The Homestead Act in Indian Country: Reconciling Land Loss and Tribal Sovereignty

Endorsed by SHGAPE

Thursday, April 20, 2023, 1:00 PM - 2:00 PM

Type: Pre-circulated Paper Presentation

Tags: Native Americans and Indigenous Peoples; Race; West


This panel, “The Homestead Act in Indian Country: Reconciling Land Loss and Tribal Sovereignty” challenges long held assumptions of the Homestead Act by decentering whiteness from the prevailing historical understandings of its enactment and implementation. Through an examination of American Indian, African American, and Alaska Native experiences, each of the four papers interrogates the legacies of land tenure and property ownership of white Americans by juxtaposing them with the ways Indigenous peoples and African Americans employed the Homestead Act to challenge colonial processes of dispossession and exclusion. The Homestead Act, signed into law by President Abraham Lincoln on May 20, 1862, led to the transfer of 270 million acres of land from the “public domain,” across 30 states, to individuals hoping to claim land and with it, their birthright as American citizens. Though there were few requirements for individuals to access 160-acre parcels of land through the Homestead Act, they were expected to conform to specific ideas regarding Americanness that largely revolved around agrarian modes of private property ownership as the cornerstone of citizenship. In the years that followed the 1862 Homestead Act, additional versions of the act passed Congress, ensuring access to land for settlement for African Americans, American Indians, and Alaskans. With the basic tenants of the Homestead Act premised on agriculture and nationalism, land expropriation has become its historical legacy. It is no anomaly that the Homestead Act was passed in the midst of the Civil War and within weeks of the Morrill Act and the Pacific Railway Act. Rather, it was a modern day stimulus package; a carefully curated and timely effort to fulfill multiple aims of a young country in turmoil. While most scholars recognize the debilitating effects the Homestead Act had on tribal nations and American Indian communities who were fighting for their land, few have considered the nuanced ways Native people and African Americans engaged with the Homestead Act during its 124 years of existence. In this way, we reimagine and reframe the experiences of Native people and African Americans with the Homestead Act as they worked to navigate race, access to land, and property. The panel opens with papers by Kasey Keeler and Manu Karuka who provide critical historical context with a focus on Reconstruction, the 1866 Southern Homestead Act, the 1875 American Indian Homestead Act, the Dawes Act of 1887, and 1906 Osage Allotment Act. The final two papers, by Jimmy Sweet and Jessica Arnett, center the ways Native people collectively used the Homestead Act to access land across such broad geographies as South Dakota and Alaska, to establish communities and villages, resisting reservation confinement and challenging settler encroachment. Together, these four papers not only advance a new line of inquiry on the Homestead Act and Native people, they demonstrate an alternative narrative by which to understand how the legislative frameworks of expansion and dispossession actually played out on the ground in Indian Country.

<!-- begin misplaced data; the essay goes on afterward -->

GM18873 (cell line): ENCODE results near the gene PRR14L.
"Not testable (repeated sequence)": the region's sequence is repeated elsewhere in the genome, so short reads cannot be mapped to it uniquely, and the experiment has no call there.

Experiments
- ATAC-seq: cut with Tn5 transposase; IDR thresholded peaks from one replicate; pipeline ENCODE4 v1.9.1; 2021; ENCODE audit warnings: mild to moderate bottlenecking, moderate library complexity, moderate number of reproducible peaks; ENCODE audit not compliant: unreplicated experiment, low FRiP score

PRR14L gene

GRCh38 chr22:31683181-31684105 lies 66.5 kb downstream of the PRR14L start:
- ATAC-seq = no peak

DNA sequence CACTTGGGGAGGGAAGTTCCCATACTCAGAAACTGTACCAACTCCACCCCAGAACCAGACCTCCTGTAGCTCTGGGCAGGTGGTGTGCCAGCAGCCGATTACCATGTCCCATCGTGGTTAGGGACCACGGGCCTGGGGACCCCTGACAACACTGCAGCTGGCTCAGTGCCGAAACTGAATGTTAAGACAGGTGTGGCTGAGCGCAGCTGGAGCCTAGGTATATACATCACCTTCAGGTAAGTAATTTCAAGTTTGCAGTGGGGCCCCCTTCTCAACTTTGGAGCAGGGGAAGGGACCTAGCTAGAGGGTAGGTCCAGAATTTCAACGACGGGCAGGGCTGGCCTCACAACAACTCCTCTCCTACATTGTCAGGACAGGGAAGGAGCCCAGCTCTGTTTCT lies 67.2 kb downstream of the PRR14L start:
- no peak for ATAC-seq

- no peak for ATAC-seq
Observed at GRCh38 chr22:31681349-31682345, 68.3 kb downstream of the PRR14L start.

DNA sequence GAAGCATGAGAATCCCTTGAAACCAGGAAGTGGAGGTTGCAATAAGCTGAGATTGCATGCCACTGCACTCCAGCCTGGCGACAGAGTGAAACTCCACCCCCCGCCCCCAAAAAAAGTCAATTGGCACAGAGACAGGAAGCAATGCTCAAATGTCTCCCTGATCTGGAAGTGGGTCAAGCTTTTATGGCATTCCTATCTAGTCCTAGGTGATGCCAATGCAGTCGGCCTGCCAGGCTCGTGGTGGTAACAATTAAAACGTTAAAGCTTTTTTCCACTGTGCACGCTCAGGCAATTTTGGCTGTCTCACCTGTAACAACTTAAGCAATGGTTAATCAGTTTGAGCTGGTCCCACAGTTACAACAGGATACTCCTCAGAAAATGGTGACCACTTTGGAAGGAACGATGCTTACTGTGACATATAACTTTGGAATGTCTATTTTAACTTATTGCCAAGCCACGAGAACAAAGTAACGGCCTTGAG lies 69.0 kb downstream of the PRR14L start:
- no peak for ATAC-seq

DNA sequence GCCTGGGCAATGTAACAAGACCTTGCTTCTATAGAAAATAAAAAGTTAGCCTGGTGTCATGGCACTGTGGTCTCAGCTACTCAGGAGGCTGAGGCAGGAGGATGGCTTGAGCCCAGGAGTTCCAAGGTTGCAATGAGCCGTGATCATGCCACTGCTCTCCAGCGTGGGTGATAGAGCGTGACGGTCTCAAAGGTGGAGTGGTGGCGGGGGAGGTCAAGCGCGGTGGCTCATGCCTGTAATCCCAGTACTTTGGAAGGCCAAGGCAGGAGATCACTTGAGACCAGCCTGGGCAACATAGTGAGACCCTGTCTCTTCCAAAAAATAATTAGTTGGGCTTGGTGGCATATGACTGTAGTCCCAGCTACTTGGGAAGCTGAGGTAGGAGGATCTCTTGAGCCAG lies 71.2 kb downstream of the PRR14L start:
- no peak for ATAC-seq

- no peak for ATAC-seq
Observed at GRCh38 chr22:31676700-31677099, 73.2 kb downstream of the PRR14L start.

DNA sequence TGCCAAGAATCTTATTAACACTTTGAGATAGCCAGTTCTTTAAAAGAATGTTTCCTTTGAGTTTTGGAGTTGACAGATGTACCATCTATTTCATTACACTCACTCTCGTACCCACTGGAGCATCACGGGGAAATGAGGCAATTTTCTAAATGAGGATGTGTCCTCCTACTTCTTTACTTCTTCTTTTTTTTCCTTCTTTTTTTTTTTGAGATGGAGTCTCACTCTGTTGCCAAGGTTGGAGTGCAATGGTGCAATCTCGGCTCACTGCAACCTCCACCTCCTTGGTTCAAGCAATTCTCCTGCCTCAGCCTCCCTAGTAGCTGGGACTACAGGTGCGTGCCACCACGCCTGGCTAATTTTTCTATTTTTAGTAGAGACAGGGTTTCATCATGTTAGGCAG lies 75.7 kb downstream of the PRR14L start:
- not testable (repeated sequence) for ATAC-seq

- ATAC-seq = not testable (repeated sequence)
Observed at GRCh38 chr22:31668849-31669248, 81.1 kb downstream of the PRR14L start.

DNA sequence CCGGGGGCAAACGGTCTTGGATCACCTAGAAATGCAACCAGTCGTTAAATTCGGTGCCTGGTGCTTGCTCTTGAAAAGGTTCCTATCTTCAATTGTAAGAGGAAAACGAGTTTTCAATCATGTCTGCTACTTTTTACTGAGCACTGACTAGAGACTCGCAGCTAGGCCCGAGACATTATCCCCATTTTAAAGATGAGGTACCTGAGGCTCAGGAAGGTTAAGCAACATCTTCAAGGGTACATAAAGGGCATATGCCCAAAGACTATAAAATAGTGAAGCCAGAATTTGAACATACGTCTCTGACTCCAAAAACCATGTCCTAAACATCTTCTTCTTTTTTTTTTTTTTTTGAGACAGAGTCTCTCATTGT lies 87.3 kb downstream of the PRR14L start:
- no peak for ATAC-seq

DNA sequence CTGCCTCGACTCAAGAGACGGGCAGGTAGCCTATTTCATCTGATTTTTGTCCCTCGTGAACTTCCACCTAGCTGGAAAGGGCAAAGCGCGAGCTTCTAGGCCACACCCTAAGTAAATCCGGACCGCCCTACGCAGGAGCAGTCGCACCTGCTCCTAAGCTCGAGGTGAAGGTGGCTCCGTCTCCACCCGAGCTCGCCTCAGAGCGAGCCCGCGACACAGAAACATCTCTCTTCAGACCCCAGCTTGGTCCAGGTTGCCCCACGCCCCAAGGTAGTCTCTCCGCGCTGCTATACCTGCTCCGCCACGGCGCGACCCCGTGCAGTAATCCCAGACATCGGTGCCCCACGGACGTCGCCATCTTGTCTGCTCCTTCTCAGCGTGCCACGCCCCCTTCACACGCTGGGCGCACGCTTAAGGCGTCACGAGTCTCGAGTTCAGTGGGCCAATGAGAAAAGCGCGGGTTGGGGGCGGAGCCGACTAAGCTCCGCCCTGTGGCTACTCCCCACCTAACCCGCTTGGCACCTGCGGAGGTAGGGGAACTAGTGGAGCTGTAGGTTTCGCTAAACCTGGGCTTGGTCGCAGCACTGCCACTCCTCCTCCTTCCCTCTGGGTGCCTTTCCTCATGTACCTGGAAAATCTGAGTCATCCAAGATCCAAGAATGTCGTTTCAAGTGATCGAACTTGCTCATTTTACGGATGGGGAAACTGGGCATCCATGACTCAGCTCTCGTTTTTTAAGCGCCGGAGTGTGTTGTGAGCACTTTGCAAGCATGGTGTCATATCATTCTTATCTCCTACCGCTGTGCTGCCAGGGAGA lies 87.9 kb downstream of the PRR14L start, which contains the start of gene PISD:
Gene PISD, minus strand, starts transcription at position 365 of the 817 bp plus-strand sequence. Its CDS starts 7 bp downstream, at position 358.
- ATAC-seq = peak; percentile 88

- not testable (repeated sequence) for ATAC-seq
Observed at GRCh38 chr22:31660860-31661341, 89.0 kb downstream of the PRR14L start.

Papers Presented

Homesteads and Allotments: Citizenship, Identity, and Land

The Homestead Act is widely accepted and recognized as pivotal legislation that opened millions of acres of land across the US, virtually for free, for white settlement. In doing so, the act established clear linkages between land ownership and access to US citizenship for decades and centuries to come. While the Act allowed citizens and immigrants who sought US citizenship, ages 21 and over, the opportunity to settle up to 160 acres of land, very few Native people had access to US citizenship, as citizenship was closely tied to American Indians’ degree of assimilation. In this paper I connect the Homestead Act of 1862, the Indian Homestead Act of 1875, and the Dawes Act of 1887 to underscore the racial underpinnings of these land policies that regulated and dictated who had access to land and property, through the language of citizenship, identity, and belonging. While American Indians had to prove they were “American enough” to keep or own land, (white) settlers where given land and the ability to claim “Americanness” simply by working the (Indian) land and building a home. To make clear the historical legacies of the Homestead Act and the Dawes Act, I turn to mapping. By visualizing the extent of the Homestead Act and the Dawes Act, we are able to recognize how nineteenth century policy shaped the contours of property ownership for today’s twenty-first century beneficiaries. In doing so, this paper engages both Kauanui’s “enduring Indigeneity” and Wolfe’s settler colonialism as “a structure, not an event.”